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Winter Colour - Fungi in the Snowy Mountains

June 15, 2016

As the first snow falls on the higher peaks, there is a chill in the air above Talbingo, on the eastern side of the Snowy Mountains in New South Wales. Walking along the Hume-Hovel track, commemorating the route taken by explorers Hamilton Hume and William Hovell while forging a path from Sydney to Melbourne in 1824, flashes of colour peak from the leaf litter.

 

The leaf litter has been tossed here and there by Lyrebirds, calling loudly from the dense undergrowth. Their identity is given away by their call changing from that of a loud shrike-thrush, to that of a black cockatoo without pause for the change of pitch. Birds and small mammals play an essential role in disturbing leaf litter, increasing the rate of decomposition, and becoming food for fungi. Exposed in the scratchings of brown leaves is a world of colour, a diverse range of fungi.


A stand-out is the brilliant purple of Cortinarius archeri, which grows singly, or in small clusters, with a glossy, sticky cap. A common species below the towering gums on the crest of the escarpment, it forms a mycorrhizal relationship with the roots of the eucalypts it grows beneath.

 

Several fungi grow in conspicuous clusters, including the orange-capped Hypholoma fasciculare, with fine white hairs on the caps, and shaggy brown hairs on the stalks. The  red-capped Dermocybe splendida grows in smaller clusters, standing out for the depth of colour. One of the more unusual species is the coral-like growth of Ramaria capitata.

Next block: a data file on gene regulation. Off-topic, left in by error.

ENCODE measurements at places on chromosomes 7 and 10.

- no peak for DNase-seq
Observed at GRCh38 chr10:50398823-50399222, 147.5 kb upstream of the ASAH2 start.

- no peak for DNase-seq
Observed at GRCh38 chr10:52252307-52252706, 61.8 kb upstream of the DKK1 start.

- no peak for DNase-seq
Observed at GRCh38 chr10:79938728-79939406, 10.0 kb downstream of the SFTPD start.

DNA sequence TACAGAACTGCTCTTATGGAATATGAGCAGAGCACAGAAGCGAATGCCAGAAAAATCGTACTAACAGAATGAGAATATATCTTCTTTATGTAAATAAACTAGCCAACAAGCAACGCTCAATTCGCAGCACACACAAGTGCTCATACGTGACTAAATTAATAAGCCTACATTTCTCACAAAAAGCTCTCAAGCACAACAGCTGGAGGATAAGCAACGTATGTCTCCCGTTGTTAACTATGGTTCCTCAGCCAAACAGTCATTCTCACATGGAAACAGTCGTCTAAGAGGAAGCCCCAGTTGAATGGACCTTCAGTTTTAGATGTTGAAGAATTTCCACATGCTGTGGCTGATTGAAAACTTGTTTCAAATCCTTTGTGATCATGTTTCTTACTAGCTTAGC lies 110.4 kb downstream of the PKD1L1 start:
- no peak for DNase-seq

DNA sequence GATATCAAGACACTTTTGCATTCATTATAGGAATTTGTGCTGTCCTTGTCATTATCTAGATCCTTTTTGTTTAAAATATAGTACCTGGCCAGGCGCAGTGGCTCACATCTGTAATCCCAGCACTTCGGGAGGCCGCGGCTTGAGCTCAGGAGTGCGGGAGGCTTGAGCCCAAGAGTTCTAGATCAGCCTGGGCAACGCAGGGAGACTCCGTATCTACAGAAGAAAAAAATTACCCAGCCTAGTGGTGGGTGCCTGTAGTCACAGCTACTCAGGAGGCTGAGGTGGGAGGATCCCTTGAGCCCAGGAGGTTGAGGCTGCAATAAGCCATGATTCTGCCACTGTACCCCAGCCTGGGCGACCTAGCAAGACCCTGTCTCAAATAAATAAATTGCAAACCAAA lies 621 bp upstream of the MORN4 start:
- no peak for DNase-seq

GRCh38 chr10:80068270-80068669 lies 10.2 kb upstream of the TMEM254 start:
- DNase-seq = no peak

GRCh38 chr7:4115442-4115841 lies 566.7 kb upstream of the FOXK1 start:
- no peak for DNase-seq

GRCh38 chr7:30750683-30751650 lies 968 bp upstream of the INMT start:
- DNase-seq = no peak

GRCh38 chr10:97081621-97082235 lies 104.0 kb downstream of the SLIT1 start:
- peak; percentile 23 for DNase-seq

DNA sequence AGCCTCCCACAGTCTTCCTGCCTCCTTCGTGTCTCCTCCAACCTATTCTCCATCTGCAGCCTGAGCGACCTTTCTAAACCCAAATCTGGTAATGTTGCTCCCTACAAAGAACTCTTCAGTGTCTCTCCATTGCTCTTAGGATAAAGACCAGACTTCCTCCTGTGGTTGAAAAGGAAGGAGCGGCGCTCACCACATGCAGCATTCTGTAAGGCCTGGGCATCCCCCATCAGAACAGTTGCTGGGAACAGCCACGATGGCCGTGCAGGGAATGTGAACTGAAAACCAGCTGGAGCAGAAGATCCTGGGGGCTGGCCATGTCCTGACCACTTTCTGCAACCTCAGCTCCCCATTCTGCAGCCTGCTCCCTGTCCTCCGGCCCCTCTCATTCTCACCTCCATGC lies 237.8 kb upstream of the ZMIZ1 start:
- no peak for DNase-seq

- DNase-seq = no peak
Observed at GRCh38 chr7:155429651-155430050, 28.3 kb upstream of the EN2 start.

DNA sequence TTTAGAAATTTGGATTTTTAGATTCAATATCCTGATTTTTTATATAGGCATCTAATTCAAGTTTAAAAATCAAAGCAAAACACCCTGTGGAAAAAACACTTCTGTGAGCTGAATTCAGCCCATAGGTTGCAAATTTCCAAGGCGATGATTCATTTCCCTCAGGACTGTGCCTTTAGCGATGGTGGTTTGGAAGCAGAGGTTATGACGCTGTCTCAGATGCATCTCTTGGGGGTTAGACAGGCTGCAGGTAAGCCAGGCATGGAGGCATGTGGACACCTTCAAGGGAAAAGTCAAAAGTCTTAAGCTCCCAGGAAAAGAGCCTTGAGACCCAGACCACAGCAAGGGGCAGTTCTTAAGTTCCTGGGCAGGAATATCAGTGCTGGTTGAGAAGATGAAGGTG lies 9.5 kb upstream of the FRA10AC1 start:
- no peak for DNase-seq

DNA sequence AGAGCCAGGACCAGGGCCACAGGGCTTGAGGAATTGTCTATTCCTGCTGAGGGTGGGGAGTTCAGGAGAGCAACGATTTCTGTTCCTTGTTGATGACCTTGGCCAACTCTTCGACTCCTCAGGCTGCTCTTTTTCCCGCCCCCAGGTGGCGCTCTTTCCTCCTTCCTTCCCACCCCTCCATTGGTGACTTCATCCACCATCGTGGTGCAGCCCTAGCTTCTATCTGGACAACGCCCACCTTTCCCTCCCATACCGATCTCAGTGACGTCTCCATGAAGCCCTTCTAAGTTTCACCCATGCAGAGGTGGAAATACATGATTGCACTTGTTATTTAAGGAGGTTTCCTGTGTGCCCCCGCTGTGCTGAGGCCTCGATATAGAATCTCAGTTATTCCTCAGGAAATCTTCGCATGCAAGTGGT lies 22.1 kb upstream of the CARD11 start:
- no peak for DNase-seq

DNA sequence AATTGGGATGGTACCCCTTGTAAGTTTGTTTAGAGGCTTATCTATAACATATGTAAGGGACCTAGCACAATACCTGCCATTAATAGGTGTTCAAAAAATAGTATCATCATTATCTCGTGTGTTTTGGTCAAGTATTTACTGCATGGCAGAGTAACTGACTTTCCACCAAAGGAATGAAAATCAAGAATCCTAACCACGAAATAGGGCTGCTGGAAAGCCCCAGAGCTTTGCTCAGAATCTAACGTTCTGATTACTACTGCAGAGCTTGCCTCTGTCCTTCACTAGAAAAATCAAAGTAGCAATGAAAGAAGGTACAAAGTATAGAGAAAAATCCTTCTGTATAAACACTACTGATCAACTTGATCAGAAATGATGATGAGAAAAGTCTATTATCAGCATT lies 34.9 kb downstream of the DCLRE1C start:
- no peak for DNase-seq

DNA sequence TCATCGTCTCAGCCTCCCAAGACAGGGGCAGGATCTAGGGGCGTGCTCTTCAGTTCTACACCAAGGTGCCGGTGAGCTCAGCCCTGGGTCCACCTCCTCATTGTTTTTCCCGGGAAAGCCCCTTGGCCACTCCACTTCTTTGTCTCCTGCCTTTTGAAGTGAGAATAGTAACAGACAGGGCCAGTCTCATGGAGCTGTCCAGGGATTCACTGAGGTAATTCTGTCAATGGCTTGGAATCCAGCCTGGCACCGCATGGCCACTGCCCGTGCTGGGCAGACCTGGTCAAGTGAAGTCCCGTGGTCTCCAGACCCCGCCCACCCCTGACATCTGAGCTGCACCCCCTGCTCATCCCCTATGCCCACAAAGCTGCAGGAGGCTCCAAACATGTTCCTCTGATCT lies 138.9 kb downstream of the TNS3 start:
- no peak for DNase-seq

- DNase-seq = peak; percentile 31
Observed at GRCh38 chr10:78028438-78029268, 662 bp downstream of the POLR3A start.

Two of the less conspicuous species are puff-balls, with spores held within globular fruiting bodies. Scleroderma cepa peels open, leaving mature spores exposed to rain, and spread by the splashing drops. Lycoperdon scabrum has a small pore at the top through which the spores are released in a puff when the ball is hit by a raindrop.

 

Umbrella-like in shape, the caps of 'toadstools' do perform the function of an umbrella, protecting fungal spores from rain, ensuring the spores are mature at the time they are released.

 

Fungal relationships can be quite complex. The best-known, and often conspicuous forms are lichens, a symbiotic relationship between a fungus and an alga species. Lichens take on many forms, as colourful skins on rocks, bark and soils, or larger, plant-like forms like the spiky lichen shown below.

 

 

 

 

These and many more fungi add a wealth of colour to the forest when few plants are in flower.

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